Photo Credit: Chevrolet
With the new 670-hp Corvette Z06 expected in dealers showrooms later this year, we’ve been horrified at some of the stories emerging from Corvette enthusiasts about how their local Chevrolet Dealers are treating their customers as ATM machines and trying to extract the maximum amount of dollars to buy the new car. While high market adjustment fees over MSRP are the most egregious in our book, dealers are also requiring add-on fees, directed donations, and other mandatory services as a requirement to purchase the new Corvette. Unfortunately, GM has been unable (or unwilling) to go after the worse offenders and so maybe a new rule from the FTC can help protect consumers.
The Federal Trade Commission has recently proposed a new rule aimed at automotive dealers and it would prohibit dealers from making certain misrepresentations in the course of selling, leasing, or arranging financing. The FTC is now seeking comment from the public for the proposed rule which can be viewed and downloaded here.
The FTC says the proposed Rule will help to “ban junk fees and bait-and-switch advertising tactics that can plague consumers throughout the car-buying experience.” The FTC cites surging vehicle prices and the high number of consumer complaints regarding the automotive buying process.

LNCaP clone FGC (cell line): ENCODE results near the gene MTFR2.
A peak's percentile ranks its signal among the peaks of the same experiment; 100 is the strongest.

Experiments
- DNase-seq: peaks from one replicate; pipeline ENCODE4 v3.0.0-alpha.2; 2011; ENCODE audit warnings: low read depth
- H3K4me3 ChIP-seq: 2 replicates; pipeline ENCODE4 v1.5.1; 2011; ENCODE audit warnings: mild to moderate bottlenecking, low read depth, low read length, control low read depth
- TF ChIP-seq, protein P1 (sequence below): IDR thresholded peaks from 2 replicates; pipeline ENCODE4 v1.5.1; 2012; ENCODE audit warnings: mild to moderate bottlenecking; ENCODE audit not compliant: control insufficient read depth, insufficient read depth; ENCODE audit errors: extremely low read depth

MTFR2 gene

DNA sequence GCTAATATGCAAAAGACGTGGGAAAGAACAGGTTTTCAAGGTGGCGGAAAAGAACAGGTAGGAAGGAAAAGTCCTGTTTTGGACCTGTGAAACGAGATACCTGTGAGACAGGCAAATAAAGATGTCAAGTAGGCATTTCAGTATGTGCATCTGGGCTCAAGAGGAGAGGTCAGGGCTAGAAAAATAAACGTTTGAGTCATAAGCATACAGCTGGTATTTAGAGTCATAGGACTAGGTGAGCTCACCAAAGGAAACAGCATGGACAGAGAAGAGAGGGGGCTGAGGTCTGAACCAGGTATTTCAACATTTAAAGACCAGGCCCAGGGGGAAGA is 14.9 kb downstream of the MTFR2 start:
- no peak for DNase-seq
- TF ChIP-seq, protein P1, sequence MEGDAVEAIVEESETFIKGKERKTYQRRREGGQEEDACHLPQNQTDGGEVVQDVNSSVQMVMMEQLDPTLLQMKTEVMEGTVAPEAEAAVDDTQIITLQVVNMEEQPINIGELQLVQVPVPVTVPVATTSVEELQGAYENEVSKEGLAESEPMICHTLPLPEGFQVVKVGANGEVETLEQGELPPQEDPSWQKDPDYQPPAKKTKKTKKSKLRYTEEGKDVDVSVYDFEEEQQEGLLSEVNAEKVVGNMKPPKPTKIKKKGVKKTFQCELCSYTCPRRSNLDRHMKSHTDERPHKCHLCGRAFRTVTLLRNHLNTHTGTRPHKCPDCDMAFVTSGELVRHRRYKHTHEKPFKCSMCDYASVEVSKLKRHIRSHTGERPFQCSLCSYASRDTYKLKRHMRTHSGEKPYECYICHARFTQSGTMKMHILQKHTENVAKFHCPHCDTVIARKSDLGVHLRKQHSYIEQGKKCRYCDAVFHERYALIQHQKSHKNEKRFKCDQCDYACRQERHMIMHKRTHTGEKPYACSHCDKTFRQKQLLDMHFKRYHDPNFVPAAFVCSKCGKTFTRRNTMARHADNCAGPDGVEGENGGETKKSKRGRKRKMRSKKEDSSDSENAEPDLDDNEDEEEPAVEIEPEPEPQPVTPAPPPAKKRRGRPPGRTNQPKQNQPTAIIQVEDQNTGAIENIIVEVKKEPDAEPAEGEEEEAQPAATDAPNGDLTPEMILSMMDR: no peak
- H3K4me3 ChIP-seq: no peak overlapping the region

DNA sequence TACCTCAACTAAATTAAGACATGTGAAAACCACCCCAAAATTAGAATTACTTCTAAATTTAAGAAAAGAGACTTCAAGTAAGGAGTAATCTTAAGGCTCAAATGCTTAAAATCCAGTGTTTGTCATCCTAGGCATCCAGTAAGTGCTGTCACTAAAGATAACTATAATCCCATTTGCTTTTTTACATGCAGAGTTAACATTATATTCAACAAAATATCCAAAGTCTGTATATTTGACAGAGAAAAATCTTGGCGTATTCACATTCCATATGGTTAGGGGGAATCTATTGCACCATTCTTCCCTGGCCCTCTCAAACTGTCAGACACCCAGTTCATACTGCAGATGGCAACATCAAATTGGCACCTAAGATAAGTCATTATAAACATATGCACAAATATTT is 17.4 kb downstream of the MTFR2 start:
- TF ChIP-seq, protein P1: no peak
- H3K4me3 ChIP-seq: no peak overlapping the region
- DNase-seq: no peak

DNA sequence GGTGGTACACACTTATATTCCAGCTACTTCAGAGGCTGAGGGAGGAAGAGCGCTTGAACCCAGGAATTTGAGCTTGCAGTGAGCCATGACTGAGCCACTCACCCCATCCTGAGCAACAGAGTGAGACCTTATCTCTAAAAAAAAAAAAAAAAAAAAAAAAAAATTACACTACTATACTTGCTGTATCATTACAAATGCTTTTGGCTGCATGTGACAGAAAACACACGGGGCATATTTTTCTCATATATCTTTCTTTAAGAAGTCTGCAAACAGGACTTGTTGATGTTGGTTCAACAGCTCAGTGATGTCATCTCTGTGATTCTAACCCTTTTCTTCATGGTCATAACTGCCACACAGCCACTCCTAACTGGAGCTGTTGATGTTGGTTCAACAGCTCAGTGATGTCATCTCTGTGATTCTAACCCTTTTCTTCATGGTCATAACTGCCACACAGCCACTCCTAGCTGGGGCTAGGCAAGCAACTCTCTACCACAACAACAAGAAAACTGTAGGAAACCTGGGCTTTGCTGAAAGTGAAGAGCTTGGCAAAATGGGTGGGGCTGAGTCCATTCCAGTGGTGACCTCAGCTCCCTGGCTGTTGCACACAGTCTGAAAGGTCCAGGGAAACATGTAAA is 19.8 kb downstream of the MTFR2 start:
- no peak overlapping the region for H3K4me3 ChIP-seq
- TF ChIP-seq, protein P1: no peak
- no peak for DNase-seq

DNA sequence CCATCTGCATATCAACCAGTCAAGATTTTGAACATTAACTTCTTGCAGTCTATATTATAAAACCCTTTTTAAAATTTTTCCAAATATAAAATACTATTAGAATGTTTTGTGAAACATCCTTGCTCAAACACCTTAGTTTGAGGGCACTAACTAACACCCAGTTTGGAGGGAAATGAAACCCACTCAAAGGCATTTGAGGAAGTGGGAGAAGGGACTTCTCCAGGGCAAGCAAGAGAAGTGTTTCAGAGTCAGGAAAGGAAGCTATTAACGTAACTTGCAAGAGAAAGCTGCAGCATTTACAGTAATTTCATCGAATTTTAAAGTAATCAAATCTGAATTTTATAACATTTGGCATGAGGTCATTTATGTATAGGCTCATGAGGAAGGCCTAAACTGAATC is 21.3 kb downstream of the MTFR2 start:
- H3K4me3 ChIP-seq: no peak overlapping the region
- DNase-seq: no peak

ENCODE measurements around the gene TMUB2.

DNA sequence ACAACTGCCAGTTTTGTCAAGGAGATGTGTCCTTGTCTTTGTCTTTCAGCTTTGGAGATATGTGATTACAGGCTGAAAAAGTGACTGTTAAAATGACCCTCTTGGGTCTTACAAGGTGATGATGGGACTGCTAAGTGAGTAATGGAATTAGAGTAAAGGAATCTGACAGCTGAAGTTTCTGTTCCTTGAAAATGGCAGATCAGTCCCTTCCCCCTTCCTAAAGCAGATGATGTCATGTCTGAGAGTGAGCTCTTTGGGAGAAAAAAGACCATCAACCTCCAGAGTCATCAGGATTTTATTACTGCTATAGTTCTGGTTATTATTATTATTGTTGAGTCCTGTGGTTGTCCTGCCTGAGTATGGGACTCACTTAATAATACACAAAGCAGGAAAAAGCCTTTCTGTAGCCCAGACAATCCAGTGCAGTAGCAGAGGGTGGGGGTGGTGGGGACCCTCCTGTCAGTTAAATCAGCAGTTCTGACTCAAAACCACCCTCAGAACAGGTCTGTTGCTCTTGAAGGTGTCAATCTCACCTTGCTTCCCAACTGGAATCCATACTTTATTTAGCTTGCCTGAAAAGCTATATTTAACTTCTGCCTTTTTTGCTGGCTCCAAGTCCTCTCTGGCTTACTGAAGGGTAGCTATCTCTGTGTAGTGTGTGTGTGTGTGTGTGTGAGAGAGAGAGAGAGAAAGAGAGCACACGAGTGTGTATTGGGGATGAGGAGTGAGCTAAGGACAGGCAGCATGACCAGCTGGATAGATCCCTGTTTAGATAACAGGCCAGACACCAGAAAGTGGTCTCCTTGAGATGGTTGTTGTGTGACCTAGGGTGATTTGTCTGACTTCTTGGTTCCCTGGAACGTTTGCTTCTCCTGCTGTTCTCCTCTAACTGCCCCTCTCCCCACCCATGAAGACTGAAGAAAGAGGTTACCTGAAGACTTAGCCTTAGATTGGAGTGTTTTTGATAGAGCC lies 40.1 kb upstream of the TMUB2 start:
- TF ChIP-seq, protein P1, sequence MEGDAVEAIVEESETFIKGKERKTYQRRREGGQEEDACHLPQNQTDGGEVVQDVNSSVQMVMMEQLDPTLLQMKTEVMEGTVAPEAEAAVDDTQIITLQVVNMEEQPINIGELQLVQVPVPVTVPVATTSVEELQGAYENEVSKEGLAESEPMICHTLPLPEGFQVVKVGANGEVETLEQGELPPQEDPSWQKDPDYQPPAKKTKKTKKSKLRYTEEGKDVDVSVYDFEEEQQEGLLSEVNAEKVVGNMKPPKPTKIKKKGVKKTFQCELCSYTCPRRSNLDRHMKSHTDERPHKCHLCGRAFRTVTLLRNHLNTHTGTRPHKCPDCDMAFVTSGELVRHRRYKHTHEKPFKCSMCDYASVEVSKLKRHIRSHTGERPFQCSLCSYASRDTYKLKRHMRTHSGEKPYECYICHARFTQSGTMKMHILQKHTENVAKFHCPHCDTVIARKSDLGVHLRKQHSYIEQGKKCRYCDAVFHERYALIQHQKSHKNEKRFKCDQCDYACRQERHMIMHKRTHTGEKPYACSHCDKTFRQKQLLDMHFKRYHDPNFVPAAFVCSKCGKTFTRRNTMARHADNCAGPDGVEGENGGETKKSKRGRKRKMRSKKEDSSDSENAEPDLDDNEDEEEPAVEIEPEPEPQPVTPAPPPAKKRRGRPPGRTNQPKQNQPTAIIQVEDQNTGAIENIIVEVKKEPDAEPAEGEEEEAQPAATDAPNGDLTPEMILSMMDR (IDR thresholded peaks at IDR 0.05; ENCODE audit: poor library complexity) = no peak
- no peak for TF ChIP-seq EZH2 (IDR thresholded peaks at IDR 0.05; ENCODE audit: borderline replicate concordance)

Here are some of the key points in the new rule that could impact how dealers sell Corvettes include:
- Prohibit misrepresentations concerning “the costs or terms of purchasing, financing, or leasing a vehicle.” This provision would bar deceptive practices surrounding, among other things, the total cost, price for added features, other charges, terms and finality of financing, and availability of discounts.
- Prohibit misrepresentations concerning any “costs, limitation, benefit, or any other material aspect of an Add-on Product or Service.” Add-ons are a particularly problematic area in auto sales and financing. The cost and coverage of an add-on are likely to affect a consumer’s conduct, including the consumer’s decision to purchase the product or
- Prohibit misrepresentations regarding “whether the terms are, or transaction is, for financing or a lease.” If a dealer advertises vehicles for low monthly payments or other terms that apply in financing offers, but the offer is actually for a lease only, that conduct misleads consumers.
Some of the points of interest to Corvette buyers in this proposed rule are the so-called “junk fees” which require consumers to purchase such add-ons as nitrogen-filled tires or window tinting packages, as well as having dealers provide a clear and concise total cost of the car that includes taxes and government docs.
For a legal analysis of this proposed new rule, we turn to consumer/automotive lawyer Steve Lehto who breaks down the rule in clear terms and discusses what dealers were doing and how the rule might curb those sales practices.
Steve Lehto / YouTube
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